MAKING SENSE -- October 18, 2012 at 4:20 PM ET
Do You Trust Polls? Should You?
Paul Solman interviews professor Doug Schwartz at Quinnipiac University's Polling Institute.
Politics professor Doug Schwartz runs the well-respected CBS/New York Times poll at Quinnipiac University. We interviewed him at the university's Polling Institute for a story on presidential prediction last week. Why should we believe his numbers?
PAUL SOLMAN: Of 100 phone calls that people are making when collecting polling data, how many times are callers getting through to an eligible respondent?
DOUG SCHWARTZ: I would say out of the numbers that they dial, maybe one out of 10. Typically, when we reach our eligible respondents, about half of them cooperate and do the survey.
PAUL SOLMAN: What's the reassurance that the people you've got are a representative sample of the total population of voters?
DOUG SCHWARTZ: Well the key is, you have to have to have a random sample. If you have a random sample, everyone in the population has an equal chance of being selected and therefore, your sample should be representative.
But in addition to that, we make checks. We look at the census data. We compare our sample to what the census says. And in addition to that, we ask people if they're registered to vote and then we also ask them how likely they are to vote, to help define who is a likely voter.
PAUL SOLMAN: But as the skeptical journalist, I think, well, wait a second, if you're only getting at most, 10 percent of people responding to the initial calls when somebody's there and when you finally get through to somebody only 50 percent or so of them actually respond. And, of course, we can't possibly really know whether they're telling you the truth or not. How can you reassure me that this an actual scientific sample of the voting public?
DOUG SCHWARTZ: I guess I would point to our track record. If you look at how we've done in terms of predicting elections, we have a very good track record. We've done a very good job of predicting the actual election results. Not just the winner, but the margins.
In 2008, we polled on a bunch of swing states; we got within three points of President Obama's actual margin in Ohio, Pennsylvania, Florida, Colorado and Wisconsin.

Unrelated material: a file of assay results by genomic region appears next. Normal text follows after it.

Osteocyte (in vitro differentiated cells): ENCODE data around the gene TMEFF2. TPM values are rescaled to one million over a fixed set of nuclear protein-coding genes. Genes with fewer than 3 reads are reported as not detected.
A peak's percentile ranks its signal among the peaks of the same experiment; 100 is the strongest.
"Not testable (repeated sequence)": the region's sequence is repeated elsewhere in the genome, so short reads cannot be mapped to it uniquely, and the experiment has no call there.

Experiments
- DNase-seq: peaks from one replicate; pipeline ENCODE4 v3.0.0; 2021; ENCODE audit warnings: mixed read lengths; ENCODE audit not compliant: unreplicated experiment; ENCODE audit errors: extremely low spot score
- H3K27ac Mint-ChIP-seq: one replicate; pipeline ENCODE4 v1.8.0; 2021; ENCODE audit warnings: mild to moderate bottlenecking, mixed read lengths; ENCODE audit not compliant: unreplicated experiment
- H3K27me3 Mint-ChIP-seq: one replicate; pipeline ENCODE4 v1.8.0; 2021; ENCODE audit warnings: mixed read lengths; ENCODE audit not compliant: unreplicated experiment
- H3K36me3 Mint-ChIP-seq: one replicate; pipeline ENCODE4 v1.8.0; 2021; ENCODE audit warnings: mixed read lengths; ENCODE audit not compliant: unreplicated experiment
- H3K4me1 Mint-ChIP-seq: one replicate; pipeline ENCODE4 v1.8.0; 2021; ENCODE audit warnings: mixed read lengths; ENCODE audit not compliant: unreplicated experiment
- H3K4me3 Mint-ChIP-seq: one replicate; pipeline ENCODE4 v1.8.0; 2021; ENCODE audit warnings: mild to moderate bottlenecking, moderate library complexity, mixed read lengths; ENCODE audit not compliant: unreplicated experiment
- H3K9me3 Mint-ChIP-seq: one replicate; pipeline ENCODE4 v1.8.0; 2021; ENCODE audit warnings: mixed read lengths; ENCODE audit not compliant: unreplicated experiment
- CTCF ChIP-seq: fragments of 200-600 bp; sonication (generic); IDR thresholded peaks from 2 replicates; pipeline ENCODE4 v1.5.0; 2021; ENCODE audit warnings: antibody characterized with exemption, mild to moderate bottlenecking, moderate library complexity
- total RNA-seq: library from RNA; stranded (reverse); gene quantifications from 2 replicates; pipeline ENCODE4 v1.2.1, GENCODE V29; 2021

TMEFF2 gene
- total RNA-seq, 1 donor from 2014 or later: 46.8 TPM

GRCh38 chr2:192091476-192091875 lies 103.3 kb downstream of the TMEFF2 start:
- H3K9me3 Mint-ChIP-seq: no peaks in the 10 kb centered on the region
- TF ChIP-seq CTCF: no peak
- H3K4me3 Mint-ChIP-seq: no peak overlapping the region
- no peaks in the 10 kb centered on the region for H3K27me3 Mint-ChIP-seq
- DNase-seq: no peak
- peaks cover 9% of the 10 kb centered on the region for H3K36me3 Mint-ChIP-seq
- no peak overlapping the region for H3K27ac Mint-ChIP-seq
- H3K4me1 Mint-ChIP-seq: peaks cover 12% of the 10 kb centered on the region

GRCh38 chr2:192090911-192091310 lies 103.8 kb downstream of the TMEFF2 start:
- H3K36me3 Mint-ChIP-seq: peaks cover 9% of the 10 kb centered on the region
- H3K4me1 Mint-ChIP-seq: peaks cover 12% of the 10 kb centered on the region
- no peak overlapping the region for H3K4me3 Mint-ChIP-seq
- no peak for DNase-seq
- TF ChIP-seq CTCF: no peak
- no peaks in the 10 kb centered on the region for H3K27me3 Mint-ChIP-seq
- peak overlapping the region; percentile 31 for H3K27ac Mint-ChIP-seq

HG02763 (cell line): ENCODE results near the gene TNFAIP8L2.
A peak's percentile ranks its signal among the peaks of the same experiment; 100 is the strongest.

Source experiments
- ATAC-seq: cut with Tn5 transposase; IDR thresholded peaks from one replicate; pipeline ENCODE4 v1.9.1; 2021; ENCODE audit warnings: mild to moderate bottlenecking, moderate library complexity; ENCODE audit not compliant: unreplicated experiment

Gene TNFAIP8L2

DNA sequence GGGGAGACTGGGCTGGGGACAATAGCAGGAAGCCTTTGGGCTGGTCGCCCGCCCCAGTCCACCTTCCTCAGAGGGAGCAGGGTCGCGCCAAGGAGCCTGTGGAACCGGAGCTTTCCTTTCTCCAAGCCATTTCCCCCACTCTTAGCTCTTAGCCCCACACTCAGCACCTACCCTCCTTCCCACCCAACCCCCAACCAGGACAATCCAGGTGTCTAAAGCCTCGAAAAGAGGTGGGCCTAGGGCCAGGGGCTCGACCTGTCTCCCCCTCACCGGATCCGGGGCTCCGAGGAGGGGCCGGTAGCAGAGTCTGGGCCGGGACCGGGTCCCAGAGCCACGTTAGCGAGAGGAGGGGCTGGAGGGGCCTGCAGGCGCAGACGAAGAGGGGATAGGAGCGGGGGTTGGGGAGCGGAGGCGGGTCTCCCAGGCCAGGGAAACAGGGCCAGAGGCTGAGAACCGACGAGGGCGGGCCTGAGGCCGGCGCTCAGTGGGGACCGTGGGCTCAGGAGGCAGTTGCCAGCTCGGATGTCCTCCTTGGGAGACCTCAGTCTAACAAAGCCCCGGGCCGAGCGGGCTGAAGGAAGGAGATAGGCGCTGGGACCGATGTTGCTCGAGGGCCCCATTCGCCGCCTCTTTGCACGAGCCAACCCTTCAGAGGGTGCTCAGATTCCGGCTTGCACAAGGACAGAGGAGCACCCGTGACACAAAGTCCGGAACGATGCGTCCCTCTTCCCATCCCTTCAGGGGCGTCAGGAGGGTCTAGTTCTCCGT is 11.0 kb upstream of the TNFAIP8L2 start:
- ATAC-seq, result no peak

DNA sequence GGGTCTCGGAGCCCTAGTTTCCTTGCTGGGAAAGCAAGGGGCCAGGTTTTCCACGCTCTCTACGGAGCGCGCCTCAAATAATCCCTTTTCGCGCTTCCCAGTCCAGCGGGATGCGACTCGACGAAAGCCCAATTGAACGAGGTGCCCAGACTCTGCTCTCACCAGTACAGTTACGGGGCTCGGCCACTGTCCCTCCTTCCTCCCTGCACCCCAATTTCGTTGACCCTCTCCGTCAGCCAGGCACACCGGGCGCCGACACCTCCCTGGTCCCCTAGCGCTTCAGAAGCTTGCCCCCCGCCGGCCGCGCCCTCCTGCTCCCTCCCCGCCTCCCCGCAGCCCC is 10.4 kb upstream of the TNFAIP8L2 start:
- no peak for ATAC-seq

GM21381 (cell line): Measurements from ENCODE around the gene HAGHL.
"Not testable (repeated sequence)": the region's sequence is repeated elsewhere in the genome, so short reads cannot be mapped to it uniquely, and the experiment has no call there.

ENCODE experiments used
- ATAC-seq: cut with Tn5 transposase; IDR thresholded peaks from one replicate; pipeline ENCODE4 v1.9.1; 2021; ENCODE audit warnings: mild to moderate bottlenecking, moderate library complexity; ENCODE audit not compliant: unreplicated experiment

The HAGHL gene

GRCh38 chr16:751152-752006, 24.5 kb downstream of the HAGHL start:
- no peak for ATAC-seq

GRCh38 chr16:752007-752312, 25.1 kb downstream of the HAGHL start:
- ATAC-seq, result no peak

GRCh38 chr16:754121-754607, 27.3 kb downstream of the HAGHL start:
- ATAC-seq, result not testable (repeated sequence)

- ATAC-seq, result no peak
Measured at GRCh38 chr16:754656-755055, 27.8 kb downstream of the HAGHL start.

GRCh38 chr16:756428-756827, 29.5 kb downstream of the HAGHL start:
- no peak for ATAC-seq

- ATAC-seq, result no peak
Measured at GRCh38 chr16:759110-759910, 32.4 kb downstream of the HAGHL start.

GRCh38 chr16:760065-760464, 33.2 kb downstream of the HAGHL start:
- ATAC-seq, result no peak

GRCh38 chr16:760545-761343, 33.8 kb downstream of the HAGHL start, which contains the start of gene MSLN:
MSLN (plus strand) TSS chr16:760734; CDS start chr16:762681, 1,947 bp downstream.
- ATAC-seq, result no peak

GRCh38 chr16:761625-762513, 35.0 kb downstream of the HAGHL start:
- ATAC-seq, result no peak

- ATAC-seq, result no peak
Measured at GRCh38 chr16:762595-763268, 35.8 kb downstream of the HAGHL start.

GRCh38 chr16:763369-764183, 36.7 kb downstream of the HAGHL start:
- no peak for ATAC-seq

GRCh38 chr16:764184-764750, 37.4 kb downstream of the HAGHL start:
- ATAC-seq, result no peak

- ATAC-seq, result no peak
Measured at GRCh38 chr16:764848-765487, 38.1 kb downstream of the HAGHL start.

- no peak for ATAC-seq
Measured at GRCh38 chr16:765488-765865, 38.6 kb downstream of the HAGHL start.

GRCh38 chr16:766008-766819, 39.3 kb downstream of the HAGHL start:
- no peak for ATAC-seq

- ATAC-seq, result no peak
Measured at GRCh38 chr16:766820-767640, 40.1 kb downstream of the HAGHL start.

PAUL SOLMAN: And how do you reassure yourself that you've got an actual random sample?
DOUG SCHWARTZ: Well, first thing that we do, is we use something called random digit dialing, or R.D.D. That's the industry standard. Phone numbers are randomly generated by a computer and that way we ensure that we're getting not just listed phone numbers but unlisted as well.
When we call a household we don't automatically speak to whoever picks up the phone because they tend to be women, so we randomly select the person in the household to speak. The technique we use called 'The Next Birthday Method.' We speak to whoever has the next birthday in the household.
We also call over several days because we don't want to just reach the easy to reach people. For example, seniors and people with young children are easier to reach. So we'll call a phone number at least four times, between 6 and 9 o'clock during the week, but then we'll also try on weekends. A lot of folks are working at night during the week. So, we also call on weekends as well.
We call cell phones. Increasingly, Americans use only a cell phone. We also conduct interviewing in Spanish for those who prefer to do the survey in Spanish. So, it all gets back to this principle of making sure that everyone has the equal chance of being selected.
PAUL SOLMAN: Out of 100 attempts, let's say, the interviewer gets through to three or four people in a given night. What happens to the other 96 or 97?
DOUG SCHWARTZ: We'll just keep calling. If no one answers, somebody else will get that number and call. So the [original interviewer] calls at 6 o'clock tonight, gets no answer, that number will pop up for an interviewer tomorrow night at 7 o'clock or 8 o'clock. And if again, no answer, then the number will come up again over the weekend. We try hard to reach the hard-to-reach people.
A lot of the 100, you have to keep it in mind, that are bad numbers, they could be disconnects, they could be businesses, so it's not just people who weren't home that we didn't reach or people that refused. A lot of them are simply bad numbers.
PAUL SOLMAN: I read today that the typical response rate on polls, not yours, but overall, was down to nine percent.
DOUG SCHWARTZ: Yeah, that is the Pew study. That's probably representative of where it is in the field. Again, looking at all phone numbers dialed, we're not talking about cooperation rate, once we reached an eligible respondent, people are 50-50 likely do it. But we're talking about all the numbers that -- a lot of the bad numbers included -- 10 percent response rate, is about right.
I think as long as it just keeps working, I think you know, people will continue to trust the polls. And what I mean by working is we continue to get the elections right. People trust us. But if all a sudden, the polls are way off, then we'd lose our credibility.